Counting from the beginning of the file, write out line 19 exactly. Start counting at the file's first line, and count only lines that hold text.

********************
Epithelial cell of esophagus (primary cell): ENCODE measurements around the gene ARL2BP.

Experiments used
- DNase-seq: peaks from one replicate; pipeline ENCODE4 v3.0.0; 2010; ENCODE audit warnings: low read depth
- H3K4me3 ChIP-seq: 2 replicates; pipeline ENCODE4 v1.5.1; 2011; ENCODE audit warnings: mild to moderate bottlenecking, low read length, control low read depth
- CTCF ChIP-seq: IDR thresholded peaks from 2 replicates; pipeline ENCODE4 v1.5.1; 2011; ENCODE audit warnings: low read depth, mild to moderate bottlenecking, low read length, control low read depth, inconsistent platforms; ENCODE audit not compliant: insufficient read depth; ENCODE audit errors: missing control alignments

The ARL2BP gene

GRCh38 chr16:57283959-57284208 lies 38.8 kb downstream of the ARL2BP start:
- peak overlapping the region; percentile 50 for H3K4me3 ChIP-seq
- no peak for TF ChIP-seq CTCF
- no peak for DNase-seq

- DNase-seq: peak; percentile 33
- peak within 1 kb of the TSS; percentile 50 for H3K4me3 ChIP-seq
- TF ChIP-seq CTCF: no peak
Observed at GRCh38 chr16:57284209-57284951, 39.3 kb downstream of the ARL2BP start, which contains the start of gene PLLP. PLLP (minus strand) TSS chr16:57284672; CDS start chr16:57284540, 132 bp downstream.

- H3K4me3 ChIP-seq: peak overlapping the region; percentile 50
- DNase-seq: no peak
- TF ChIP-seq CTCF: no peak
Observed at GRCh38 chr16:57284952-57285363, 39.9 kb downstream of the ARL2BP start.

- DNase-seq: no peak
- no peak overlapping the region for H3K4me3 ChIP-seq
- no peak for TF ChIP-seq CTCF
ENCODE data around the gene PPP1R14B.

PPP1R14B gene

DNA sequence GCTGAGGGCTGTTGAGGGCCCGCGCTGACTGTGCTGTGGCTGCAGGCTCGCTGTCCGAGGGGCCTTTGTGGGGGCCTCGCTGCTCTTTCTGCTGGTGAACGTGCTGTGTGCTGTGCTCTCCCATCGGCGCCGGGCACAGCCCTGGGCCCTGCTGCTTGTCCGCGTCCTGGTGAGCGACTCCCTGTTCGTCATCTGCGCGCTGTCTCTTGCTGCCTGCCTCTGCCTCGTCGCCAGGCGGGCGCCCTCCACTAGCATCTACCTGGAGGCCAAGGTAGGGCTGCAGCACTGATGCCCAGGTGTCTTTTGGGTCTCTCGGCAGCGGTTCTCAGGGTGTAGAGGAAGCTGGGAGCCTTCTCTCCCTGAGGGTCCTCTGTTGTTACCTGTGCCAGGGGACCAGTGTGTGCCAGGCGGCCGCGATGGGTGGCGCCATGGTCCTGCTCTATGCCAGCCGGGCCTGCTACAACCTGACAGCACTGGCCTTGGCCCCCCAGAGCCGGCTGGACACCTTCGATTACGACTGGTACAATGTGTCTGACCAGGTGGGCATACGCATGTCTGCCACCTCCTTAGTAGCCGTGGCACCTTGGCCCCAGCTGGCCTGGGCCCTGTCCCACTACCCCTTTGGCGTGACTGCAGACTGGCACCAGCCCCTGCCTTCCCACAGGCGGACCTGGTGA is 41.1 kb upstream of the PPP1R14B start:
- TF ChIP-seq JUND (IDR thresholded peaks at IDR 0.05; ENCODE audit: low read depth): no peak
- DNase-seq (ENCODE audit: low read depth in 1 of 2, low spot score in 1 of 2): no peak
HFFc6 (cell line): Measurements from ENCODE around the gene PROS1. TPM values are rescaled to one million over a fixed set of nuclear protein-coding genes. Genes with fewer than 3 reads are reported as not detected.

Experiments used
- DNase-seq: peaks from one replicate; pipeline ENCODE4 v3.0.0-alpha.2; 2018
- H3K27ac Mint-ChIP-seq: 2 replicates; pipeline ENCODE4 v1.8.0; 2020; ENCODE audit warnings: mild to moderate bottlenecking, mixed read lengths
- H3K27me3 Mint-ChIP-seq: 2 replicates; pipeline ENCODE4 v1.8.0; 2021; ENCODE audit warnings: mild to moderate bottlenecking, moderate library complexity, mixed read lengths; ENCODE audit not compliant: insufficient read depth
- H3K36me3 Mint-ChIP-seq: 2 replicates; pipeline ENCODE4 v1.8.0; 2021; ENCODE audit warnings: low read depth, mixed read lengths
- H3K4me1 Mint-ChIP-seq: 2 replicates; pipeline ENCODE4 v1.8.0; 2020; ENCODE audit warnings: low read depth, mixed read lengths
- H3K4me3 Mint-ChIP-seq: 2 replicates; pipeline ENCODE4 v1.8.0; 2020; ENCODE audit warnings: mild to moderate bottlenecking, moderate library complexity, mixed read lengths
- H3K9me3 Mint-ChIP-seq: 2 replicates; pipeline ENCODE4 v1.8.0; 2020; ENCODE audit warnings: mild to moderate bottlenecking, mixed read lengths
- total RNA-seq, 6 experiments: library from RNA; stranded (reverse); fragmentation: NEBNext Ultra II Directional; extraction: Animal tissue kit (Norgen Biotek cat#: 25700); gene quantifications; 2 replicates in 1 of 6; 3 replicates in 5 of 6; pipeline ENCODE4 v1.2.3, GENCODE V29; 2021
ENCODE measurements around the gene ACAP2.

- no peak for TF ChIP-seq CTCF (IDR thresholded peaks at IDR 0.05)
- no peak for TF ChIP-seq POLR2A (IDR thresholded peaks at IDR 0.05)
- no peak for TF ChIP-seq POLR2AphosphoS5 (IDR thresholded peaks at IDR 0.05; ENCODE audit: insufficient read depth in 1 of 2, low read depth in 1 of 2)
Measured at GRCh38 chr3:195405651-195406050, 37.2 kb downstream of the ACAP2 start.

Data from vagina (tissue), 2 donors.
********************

- DNase-seq: no peak